Date of Award:


Document Type:


Degree Name:

Master of Science (MS)


Plants, Soils, and Climate

Department name when degree awarded


Committee Chair(s)

D. K. Salunkhe


D. K. Salunkhe


Dehydration is perhaps the oldest method of preserving fruits and vegetables. However, it is still an important method of preservation. During World War II, efforts were geared to investigate the possibilities of such newer dehydrated foods as powdered eggs, tomatoes, and potato granules. Since then many new products are flooding the market every year. The use of dehydrated products has increased primarily because they usually require less space and have longer shelf life, and at the same time they have much more concentrated nutritive value than fresh, canned, or frozen foods. Hence, they can easily be adopted for military rations. Because of their ease of handling and transportation they may serve as a snack and picnic food (10, 22).

Dehydration of fruits and vegetables by deep-fat frying is comparatively a new method. A deep-fat fried product does not only have a longer shelf life but also an additional nutritional ingredient--fat.

For most of the countries of Asia, it seems to the author that the preservation of fruits and vegetables by deep-fat frying is rather appropriate and adequate because it is a simple and cheap method and at the same time the deep-fat fried product such as peas1 is rich in protein and carbohydrate and by addition of fat it can be used as a nutritious food by large masses of vegetarians.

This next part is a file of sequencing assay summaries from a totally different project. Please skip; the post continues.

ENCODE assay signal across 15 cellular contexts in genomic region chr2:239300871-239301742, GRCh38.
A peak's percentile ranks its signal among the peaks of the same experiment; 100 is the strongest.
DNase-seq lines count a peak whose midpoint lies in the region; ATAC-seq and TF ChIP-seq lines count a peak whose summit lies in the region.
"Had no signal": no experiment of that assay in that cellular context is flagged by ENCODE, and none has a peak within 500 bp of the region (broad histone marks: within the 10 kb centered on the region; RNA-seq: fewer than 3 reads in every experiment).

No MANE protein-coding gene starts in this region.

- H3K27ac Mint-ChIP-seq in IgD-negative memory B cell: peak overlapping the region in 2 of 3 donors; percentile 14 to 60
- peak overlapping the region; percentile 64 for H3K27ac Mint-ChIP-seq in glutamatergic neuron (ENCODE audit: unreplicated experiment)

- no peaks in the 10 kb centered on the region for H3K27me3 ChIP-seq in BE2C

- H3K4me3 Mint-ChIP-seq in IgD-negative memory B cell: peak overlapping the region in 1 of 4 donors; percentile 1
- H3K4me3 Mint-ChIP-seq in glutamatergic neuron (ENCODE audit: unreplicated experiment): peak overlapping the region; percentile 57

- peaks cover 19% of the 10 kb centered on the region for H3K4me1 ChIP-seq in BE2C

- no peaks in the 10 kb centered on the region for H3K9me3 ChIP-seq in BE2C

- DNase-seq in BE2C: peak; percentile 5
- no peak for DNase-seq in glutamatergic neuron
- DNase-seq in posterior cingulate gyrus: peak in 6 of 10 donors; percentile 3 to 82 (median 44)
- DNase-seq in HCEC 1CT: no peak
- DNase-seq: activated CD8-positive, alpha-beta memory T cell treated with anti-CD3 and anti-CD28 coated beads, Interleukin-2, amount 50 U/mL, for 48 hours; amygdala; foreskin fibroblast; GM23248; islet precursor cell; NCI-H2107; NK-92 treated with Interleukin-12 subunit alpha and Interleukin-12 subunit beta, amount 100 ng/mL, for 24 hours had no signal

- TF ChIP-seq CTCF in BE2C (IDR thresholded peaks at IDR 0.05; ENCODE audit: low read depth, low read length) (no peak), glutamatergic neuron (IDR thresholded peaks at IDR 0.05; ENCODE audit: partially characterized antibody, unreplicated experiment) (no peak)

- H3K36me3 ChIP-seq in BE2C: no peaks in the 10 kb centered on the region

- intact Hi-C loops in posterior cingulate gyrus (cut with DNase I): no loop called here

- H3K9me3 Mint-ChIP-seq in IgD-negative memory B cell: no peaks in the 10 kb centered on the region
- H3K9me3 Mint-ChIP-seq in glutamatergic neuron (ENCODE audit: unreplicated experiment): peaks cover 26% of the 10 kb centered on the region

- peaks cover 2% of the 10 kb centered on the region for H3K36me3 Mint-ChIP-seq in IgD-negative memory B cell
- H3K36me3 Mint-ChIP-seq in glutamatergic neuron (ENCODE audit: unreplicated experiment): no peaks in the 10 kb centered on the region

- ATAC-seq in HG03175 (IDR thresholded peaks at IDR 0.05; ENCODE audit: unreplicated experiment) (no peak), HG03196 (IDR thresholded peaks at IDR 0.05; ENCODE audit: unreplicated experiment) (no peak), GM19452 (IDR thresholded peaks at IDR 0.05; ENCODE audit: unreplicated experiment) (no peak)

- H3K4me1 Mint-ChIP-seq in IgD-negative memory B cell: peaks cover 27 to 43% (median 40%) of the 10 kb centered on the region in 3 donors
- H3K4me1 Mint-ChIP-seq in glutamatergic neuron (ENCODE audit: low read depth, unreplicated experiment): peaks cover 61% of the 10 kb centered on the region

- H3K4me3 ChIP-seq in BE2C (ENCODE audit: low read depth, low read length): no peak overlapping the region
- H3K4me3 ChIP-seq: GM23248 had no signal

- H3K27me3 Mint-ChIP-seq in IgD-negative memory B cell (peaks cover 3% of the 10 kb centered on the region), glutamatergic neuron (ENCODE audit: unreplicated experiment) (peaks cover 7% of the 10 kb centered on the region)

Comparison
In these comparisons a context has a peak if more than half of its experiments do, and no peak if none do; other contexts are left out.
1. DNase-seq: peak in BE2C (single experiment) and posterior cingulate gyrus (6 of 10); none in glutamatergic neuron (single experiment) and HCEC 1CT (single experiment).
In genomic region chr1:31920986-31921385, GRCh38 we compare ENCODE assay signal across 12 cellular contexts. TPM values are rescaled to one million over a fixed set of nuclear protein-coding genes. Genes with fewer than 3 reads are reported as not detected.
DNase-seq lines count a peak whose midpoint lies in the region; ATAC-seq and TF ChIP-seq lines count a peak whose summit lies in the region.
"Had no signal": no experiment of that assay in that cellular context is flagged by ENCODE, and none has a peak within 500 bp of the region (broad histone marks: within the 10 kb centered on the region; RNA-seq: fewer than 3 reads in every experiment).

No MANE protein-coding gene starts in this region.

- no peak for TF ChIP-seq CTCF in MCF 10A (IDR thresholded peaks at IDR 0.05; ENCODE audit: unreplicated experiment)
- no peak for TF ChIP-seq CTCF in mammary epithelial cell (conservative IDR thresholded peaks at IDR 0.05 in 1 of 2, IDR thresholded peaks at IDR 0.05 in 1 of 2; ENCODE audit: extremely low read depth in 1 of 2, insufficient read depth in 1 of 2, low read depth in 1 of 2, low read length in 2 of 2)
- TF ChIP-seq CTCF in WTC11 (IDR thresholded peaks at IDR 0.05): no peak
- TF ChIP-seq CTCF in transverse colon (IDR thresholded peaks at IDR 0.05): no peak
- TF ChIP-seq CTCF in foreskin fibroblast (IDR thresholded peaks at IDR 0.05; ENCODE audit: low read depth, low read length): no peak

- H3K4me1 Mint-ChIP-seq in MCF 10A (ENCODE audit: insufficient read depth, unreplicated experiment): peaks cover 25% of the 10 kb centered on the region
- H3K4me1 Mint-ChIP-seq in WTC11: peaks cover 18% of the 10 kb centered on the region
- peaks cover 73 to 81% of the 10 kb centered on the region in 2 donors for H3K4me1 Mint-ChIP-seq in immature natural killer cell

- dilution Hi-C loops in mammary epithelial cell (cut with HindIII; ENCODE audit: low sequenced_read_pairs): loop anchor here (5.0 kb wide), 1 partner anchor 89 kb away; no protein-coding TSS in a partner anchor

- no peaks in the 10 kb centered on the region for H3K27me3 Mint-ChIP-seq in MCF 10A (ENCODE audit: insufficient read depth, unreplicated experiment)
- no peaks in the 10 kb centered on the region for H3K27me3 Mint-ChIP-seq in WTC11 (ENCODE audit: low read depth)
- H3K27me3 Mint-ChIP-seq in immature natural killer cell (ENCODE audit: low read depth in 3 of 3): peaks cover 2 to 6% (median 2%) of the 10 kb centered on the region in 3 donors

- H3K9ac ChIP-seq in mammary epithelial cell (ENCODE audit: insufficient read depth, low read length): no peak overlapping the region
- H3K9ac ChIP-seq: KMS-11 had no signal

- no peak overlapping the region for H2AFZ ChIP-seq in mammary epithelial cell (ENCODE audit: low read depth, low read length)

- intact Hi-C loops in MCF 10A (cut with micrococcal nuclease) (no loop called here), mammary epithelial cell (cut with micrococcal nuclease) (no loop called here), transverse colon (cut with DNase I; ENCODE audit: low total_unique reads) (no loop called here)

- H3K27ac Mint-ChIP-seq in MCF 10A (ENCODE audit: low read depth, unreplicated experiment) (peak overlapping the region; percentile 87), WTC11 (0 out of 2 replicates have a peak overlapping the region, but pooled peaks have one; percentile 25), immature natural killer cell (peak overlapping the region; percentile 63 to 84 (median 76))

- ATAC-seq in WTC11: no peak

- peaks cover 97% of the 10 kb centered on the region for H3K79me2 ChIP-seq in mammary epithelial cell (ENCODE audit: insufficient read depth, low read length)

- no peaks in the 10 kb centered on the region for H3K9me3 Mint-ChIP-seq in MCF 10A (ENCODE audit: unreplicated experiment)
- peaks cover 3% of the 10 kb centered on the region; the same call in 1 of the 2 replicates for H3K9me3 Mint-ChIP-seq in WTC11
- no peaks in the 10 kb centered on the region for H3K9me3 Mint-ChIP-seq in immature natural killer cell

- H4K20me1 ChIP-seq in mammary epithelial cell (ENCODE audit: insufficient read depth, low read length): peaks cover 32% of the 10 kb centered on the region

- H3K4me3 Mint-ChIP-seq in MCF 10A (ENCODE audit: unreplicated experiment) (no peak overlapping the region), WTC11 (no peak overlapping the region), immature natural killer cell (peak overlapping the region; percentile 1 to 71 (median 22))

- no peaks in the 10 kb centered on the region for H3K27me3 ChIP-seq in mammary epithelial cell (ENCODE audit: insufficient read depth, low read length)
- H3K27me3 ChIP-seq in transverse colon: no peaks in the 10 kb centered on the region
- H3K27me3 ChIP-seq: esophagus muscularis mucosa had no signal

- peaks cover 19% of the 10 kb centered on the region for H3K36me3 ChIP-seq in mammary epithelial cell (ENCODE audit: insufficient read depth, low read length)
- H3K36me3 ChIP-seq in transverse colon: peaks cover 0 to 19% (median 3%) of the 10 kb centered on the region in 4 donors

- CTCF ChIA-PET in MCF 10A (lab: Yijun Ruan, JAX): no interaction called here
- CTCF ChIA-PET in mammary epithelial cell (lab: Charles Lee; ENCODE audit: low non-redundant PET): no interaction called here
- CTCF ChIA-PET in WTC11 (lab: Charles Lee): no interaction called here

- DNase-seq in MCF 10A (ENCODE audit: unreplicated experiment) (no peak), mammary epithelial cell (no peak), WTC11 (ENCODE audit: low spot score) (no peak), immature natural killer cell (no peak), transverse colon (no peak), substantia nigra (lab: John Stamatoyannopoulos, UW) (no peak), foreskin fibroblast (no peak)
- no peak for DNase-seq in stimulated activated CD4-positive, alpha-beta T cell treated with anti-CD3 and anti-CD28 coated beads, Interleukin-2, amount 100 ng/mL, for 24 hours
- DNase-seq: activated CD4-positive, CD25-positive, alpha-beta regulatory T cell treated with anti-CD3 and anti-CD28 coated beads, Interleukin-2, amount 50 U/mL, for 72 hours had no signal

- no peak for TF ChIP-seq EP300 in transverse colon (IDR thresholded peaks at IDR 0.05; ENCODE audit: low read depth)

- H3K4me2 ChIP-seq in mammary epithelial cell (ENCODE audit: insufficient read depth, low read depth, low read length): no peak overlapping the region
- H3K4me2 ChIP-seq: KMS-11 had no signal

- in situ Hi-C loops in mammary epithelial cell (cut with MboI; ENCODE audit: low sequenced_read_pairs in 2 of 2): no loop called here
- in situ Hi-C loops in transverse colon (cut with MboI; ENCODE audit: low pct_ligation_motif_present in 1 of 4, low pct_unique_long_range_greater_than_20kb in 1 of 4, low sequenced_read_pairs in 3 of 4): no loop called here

The over-mature peas of size 6 bring substantially less income to the farmers than those of size groups 1-3 or 4 because 1-3 or 4 are usually the choice peas for canning and freezing. However, by deep-fat frying of peas of size 5 and 6, they could be better utilized. This means additional income to farmers who grow peas for the canning industry (26).

The investigations presented in this thesis comprise the evaluation of certain objective methods such as size distribution, shear-press, specific gravity, refractive index, and starch grain character (size, shape, and hylum) in relation to the harvest time and the quality (organoleptic appraisal, color, protein, and fat) of the deep-fat fried peas.



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